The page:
‘Hackable’ hypervisor provides lightweight virtualization for Windows and Linux

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Open source hypervisor KSM was built to be tiny and light, with uses ranging from a software sandbox to a complement to containerization

Linux kernel developer Ahmed Samy has released an open source hypervisor project that aims to be “simple and lightweight.” Thus, he presents KSM, an option for Linux and Windows developers to create everything from software sandboxing tools to more full-blown hypervisor applications.

In a brief announcement on the Linux kernel development email list, Samy stated that KSM’s purpose “is not to run other kernels” (typically the case with hypervisors), “but more of researching (or whatever) the running kernel, some ideas would be sandboxing, debugging perhaps.”

The project’s description in the GitHub repository expands on this: “This type of virtualization [being used as an extra layer of protection for the existing running OS] is usually seen in antiviruses, or sandboxers, or even viruses.”

Another key adjective Samy used was “hackable,” meaning that KSM has a simple code base that others can expand on and augment. Samy said he was motivated to create KSM because existing hypervisors didn’t lend themselves to this—their code bases were too big and sprawling, too difficult to understand, or didn’t implement support for newer processor features.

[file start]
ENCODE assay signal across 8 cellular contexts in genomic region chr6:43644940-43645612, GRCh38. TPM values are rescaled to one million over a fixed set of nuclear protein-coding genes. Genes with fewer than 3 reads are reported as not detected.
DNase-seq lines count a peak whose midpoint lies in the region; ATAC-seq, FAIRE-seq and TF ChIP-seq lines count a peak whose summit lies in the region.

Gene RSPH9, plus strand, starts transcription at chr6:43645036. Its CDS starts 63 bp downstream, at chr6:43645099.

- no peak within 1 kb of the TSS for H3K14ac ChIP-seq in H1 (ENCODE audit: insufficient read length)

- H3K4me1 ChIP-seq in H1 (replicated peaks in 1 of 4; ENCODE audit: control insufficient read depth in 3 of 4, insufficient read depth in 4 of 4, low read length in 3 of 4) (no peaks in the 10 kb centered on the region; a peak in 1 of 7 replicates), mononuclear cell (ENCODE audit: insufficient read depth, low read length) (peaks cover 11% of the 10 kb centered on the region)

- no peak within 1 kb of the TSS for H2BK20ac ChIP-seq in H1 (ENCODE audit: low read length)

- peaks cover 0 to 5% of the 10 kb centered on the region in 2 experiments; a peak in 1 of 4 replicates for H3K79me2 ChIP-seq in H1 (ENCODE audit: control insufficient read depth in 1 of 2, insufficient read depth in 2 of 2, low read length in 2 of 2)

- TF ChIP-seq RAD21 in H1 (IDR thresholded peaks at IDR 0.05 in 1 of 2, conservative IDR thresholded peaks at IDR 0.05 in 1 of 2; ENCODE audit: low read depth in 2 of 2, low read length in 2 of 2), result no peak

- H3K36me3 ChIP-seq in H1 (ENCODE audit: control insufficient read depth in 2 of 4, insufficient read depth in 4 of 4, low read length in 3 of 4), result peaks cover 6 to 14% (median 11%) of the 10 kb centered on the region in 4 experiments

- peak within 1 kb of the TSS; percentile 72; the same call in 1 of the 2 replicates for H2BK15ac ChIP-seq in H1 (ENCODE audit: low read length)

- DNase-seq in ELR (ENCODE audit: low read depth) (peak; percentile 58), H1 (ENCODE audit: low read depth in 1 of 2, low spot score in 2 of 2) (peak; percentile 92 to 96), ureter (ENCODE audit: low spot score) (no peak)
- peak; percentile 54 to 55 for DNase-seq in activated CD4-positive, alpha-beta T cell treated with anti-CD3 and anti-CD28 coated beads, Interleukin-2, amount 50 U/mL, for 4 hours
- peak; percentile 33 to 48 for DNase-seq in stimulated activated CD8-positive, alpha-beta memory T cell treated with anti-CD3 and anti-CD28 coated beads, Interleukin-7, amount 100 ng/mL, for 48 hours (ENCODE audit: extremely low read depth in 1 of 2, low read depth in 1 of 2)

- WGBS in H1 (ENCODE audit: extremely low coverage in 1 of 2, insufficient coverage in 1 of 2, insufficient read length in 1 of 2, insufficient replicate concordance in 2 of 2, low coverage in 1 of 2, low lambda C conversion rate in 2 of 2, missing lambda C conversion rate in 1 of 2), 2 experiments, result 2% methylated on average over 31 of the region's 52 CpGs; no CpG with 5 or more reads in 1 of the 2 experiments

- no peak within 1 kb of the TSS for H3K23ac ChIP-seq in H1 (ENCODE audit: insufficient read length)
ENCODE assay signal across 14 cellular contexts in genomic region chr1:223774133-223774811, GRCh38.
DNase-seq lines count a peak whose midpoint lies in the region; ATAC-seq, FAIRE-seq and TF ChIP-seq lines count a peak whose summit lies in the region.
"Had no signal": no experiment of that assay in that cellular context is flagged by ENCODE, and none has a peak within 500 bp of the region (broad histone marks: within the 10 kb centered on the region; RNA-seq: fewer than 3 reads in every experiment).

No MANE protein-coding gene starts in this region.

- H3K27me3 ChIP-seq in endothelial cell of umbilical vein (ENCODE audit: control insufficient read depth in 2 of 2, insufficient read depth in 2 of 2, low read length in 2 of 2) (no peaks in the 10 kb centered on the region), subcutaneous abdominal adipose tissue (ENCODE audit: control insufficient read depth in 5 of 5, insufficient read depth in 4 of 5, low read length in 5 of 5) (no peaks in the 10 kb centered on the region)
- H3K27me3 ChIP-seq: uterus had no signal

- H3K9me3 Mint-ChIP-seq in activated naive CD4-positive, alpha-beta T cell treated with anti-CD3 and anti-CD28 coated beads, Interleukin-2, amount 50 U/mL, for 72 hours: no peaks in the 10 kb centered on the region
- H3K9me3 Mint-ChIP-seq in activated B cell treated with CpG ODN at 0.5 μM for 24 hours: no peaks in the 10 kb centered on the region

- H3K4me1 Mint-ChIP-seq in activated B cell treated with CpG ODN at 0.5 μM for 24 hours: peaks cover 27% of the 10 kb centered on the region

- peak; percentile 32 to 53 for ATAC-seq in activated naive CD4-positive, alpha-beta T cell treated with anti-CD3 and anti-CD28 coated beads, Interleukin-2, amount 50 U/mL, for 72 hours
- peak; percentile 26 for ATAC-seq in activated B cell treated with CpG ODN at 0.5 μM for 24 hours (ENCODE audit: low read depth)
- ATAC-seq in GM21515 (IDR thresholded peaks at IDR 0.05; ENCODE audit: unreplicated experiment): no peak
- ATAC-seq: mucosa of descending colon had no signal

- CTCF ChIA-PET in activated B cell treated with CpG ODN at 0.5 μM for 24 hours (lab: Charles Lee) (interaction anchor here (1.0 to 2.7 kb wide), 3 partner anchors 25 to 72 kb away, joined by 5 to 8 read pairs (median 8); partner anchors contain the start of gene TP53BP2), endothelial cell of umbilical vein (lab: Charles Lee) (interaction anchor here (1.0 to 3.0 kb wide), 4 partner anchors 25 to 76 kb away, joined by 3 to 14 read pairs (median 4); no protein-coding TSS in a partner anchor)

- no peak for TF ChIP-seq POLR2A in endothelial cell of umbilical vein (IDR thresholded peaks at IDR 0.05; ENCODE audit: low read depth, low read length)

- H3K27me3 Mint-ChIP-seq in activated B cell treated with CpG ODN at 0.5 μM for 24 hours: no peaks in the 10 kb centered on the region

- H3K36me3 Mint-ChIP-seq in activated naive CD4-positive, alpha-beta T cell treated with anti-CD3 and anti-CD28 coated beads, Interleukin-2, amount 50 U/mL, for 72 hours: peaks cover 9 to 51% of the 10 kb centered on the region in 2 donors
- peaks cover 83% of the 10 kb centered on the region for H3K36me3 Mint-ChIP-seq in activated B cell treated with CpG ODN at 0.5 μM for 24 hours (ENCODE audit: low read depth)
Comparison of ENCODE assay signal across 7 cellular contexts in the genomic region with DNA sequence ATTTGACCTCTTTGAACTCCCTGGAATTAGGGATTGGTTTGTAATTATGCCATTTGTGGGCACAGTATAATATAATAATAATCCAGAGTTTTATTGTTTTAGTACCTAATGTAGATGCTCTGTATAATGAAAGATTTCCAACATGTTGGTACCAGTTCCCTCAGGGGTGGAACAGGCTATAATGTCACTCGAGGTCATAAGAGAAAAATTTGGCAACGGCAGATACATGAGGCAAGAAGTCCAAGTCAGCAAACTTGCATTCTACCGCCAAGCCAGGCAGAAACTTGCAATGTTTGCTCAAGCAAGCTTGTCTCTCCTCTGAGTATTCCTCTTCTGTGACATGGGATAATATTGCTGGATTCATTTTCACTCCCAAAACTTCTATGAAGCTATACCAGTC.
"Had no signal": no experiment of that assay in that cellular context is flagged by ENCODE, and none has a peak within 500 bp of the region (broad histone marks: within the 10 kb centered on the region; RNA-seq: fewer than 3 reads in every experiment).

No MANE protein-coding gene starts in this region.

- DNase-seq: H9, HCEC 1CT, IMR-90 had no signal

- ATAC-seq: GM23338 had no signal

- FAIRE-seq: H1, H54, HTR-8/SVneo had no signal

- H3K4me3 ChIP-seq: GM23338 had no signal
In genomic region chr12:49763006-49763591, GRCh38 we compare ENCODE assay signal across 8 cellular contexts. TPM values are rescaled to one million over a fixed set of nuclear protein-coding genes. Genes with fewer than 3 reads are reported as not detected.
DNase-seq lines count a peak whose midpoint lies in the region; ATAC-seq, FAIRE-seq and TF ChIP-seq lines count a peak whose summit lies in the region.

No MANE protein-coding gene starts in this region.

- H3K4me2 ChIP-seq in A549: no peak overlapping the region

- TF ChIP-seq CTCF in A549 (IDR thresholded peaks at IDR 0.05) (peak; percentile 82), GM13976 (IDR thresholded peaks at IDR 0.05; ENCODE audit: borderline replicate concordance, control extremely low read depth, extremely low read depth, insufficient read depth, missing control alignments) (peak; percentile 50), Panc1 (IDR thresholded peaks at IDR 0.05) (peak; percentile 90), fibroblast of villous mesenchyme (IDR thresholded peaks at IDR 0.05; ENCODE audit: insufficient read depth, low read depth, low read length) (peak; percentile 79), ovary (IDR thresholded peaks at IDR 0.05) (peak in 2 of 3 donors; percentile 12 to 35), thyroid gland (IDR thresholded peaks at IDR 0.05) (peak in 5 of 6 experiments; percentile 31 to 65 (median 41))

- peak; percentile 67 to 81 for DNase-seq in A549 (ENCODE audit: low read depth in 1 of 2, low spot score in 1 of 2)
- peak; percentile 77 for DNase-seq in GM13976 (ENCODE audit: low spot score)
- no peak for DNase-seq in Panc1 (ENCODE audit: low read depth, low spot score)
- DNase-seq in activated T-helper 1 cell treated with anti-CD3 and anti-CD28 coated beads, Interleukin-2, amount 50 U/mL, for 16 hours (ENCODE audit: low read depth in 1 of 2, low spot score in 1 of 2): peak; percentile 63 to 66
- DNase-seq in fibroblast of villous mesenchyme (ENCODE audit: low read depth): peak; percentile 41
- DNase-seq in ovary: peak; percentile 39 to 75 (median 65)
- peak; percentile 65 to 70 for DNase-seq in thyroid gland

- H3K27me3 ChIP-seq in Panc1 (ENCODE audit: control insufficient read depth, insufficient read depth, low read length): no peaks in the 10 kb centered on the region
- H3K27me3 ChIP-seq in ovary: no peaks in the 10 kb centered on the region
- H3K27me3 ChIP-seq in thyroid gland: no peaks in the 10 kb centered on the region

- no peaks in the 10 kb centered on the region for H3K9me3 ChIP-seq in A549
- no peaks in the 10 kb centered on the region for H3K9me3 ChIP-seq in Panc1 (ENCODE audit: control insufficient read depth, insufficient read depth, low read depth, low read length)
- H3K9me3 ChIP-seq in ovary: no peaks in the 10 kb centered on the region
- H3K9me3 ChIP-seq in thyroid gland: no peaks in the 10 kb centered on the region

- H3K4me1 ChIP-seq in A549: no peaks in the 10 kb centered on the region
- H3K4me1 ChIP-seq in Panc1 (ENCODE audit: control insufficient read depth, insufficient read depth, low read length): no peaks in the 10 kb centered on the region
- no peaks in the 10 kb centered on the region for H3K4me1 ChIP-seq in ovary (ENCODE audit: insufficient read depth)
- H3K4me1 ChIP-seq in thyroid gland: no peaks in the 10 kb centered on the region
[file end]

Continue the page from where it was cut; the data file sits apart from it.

That last item is another KSM feature: the ability to use many of the latest CPU-based virtualization functions—such as VMFUNC, found in Intel Haswell CPUs and up, which allows memory to be shared directly between a VM and the hypervisor and thus speeds up certain tasks like I/O operations. At the very least, KSM needs an Intel CPU that features the VT-x and EPT instructions, but both are available in most recent-generation processors.
Yet another boon with KSM is that it’s cross-platform. It builds and runs on both Linux and Windows, with MacOS support coming “by 2017,” although there’s no explicit timeline yet.

One timely application for KSM would be to use it in conjunction with a container engine to provide selective levels of additional protection to the host. Conventional wisdom has held that hypervisor technology is more or less doomed to be eclipsed by container technology, but the two are better thought of as complements rather than competitors.

There’s already been a lot of work merging hypervisor technology with container runtimes—Intel’s Clear Containers, for instance, or Canonical’s LXD. KSM is a more modest project, which is intended to be used as raw material or a component in a larger project. An enterprising experimenter with containers could, for instance, use it to create a miniature implementation of the above ideas—“just enough” to add hypervisor security to an already small-scale container project.



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